1.  The UK will be disproportionality impacted by COVID.  

According to the OECD, the UK will be one of the worst affected, if not the worst affected, of all major economies by the COVID crisis.  It estimates that the projected hit to 2020 GDP for the UK will be –11.5%, rising to -14% in the event of a second wave of infections.  This compares to -9.1% / -11.5% for the euro zone and -7.3% / -8.5% for the US.

The reasons for this disproportionate impact include the relatively high degree of openness of the UK economy, with a heavy reliance on international trade and investment, as well as a bias towards services (which make up about 80% of the UK economy compared to only about 73% for the euro zone).

2. UK monetary policy is loosening more rapidly than the Fed or the ECB.

As we highlighted a couple of weeks ago (link) the Bank of England appears more willing to experiment with negative rates than the Fed.  In addition, the UK has dipped its toe into the dangerous waters of direct monetary financing of government deficits   – something explicitly forbidden by both the Fed and the ECB. 

Now, it is true that the competition for the most ‘innovative’ central bank is a furious one, with the ECB well into negative rate territory already, and the Fed appearing keen to buy everything from high yield ETFs to single name bonds.  So it is not yet clear that relative monetary policy is a reason to sell sterling, but the noises emanating from the Bank of England are enough to make us nervous.

Chart III: GBPUSD (green) vs. MSCI World Equity Index (Blue)

Source: Bloomberg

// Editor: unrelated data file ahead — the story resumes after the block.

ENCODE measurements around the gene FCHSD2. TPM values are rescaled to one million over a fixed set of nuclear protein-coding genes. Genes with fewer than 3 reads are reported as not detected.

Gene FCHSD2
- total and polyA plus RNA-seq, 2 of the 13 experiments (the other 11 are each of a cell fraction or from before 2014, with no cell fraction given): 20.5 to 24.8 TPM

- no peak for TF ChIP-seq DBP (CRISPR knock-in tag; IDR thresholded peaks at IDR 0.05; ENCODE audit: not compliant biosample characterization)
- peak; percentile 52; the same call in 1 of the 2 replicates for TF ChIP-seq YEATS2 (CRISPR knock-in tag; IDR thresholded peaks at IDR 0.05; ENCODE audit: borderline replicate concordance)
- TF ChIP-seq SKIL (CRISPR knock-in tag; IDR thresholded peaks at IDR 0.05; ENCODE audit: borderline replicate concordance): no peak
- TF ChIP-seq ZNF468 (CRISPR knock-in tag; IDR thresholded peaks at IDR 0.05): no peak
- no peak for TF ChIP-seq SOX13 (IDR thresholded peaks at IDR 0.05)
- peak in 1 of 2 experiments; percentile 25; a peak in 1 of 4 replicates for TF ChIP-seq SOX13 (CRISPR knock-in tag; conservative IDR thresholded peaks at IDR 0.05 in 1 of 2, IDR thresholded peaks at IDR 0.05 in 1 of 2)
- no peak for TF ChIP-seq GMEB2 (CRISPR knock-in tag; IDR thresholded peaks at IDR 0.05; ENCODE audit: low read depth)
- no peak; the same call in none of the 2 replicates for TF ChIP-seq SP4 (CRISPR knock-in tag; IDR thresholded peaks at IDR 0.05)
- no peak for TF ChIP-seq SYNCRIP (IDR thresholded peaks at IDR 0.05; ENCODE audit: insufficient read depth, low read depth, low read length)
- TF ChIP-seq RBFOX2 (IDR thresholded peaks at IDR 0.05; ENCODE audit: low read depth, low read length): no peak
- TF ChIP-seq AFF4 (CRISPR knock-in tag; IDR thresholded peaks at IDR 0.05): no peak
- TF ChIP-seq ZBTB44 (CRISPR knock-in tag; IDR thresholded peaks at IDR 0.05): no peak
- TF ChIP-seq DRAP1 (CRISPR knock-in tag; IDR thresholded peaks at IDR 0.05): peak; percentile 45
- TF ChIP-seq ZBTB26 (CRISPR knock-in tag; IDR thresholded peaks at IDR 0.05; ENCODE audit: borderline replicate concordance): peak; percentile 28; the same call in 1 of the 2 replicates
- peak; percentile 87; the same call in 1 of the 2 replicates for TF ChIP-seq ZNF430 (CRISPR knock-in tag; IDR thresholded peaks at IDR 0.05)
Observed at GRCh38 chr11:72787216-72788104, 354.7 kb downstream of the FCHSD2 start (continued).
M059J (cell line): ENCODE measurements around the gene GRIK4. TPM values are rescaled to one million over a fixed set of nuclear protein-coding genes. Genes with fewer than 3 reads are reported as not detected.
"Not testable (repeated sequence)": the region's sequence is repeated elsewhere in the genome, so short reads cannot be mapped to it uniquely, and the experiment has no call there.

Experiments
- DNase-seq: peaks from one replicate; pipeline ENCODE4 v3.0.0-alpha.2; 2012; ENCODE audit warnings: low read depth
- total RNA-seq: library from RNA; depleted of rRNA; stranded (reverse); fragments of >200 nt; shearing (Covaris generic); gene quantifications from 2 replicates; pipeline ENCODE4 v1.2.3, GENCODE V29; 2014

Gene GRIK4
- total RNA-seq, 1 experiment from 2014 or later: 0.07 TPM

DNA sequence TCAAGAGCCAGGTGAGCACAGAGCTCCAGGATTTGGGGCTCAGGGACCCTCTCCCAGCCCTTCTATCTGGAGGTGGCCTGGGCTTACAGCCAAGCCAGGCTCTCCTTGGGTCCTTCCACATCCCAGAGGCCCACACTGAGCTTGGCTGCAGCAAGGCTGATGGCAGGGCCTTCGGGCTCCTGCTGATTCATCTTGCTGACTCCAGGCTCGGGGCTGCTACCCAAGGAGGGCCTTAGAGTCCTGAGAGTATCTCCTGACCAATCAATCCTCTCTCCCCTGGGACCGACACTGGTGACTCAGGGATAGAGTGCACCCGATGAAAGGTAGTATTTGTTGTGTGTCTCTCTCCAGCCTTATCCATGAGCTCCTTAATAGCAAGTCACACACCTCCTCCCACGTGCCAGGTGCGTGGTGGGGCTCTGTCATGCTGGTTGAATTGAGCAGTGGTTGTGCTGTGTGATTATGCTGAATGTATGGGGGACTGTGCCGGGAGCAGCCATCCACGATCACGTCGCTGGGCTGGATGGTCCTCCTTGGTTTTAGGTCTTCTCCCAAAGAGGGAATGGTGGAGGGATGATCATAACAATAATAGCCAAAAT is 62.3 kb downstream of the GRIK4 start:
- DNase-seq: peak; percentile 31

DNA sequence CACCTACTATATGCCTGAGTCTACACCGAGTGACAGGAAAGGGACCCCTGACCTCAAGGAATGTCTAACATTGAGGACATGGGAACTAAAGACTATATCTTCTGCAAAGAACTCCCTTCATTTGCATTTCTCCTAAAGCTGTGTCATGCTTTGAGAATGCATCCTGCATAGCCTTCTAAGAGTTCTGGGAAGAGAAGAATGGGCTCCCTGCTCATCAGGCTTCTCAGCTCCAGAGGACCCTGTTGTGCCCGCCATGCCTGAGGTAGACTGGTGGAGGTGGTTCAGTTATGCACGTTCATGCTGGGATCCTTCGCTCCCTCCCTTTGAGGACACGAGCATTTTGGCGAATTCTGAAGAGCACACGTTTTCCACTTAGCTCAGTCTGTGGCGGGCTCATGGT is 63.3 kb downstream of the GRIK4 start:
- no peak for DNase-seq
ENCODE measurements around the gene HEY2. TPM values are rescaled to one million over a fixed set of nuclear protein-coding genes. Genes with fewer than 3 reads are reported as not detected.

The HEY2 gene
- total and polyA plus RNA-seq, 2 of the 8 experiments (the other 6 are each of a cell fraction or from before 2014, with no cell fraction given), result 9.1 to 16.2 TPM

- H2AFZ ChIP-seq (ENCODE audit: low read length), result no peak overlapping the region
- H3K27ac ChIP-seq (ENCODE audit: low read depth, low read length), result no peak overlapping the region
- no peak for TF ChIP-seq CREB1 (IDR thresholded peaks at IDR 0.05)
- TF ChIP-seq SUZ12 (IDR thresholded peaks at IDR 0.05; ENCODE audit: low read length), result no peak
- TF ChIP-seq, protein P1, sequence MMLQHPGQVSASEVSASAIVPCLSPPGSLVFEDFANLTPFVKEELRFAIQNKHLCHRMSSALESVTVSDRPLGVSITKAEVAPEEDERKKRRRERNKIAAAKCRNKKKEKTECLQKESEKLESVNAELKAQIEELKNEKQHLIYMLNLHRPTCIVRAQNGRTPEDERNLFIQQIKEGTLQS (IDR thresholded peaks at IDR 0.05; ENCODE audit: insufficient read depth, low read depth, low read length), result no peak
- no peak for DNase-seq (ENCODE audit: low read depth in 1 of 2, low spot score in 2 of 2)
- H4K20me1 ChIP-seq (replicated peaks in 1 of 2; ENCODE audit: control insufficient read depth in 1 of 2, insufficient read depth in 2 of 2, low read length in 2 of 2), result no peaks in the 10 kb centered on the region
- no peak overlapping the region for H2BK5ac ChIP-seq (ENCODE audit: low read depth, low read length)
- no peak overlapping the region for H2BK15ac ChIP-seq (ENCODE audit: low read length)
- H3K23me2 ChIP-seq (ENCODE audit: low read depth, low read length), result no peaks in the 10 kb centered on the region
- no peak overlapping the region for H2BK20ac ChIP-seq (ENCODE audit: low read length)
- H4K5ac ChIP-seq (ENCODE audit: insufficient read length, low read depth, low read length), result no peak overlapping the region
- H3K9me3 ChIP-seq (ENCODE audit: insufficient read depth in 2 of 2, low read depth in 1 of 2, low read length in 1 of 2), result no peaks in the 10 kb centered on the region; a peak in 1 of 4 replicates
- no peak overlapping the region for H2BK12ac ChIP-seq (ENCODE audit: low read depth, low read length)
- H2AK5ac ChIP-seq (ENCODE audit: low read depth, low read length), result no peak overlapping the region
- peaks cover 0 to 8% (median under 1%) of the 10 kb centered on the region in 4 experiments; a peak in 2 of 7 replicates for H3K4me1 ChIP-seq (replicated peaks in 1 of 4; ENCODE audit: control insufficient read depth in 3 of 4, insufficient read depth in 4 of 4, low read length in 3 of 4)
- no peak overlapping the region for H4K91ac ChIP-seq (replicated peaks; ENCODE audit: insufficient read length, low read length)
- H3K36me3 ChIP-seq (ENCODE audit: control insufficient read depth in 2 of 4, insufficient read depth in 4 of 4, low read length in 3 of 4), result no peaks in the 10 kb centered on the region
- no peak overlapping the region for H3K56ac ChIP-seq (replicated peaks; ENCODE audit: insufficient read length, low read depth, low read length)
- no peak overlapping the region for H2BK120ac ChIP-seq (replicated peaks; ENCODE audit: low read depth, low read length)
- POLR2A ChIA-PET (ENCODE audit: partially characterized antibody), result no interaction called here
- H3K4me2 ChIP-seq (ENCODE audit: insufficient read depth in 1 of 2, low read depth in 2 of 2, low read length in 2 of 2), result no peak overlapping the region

3.   Sterling is a ‘Risk On’ currency in a fragile market 

As Mark Carney alluded to last year, sterling tends to trade like a hybrid between an emerging market currency and its G7 peers.  In other words, at least until the Brexit vote in 2016, when financial markets are copacetic, sterling does well (Chart III).

While Brexit did disrupt this relationship in 2016, the logic behind sterling’s ‘Risk On’ nature remains.  The UK, with an economy that is highly dependant on financial services and with a large current account deficit (financed by international capital flows), is probably not where you (or your capital) want to be when markets take a nosedive.  As discussed last week (link), we feel the chances of a generalized financial crisis remain acute, despite the current success of central bank activism in keeping markets propped up.

4.  Brexit and the risk of ‘No Deal’

As mentioned above, while there may be reasons for some optimism following yesterday’s meeting between Boris Johnson and the three EU presidents, a deal still does not look any more likely than the 50/50 chance offered by the bookies. And weakened by COVID, the UK government is not in a great position to manage any negative economic fall-out caused by a ‘no deal’ Brexit.  Whilst COVID may dilute the impact to some extent, on balance, sterling’s ‘Brexit discount’ looks set to remain for a while yet. 

On balance, while sterling looks cheap (at least against the dollar, less so against the euro), we would see it more as value trap than a bargain.  However, unlike stocks, currencies do tend to demonstrate a degree of mean reversion over very long time horizons.  There will come a time to go long sterling, just not yet.  

Author: Kevin Lester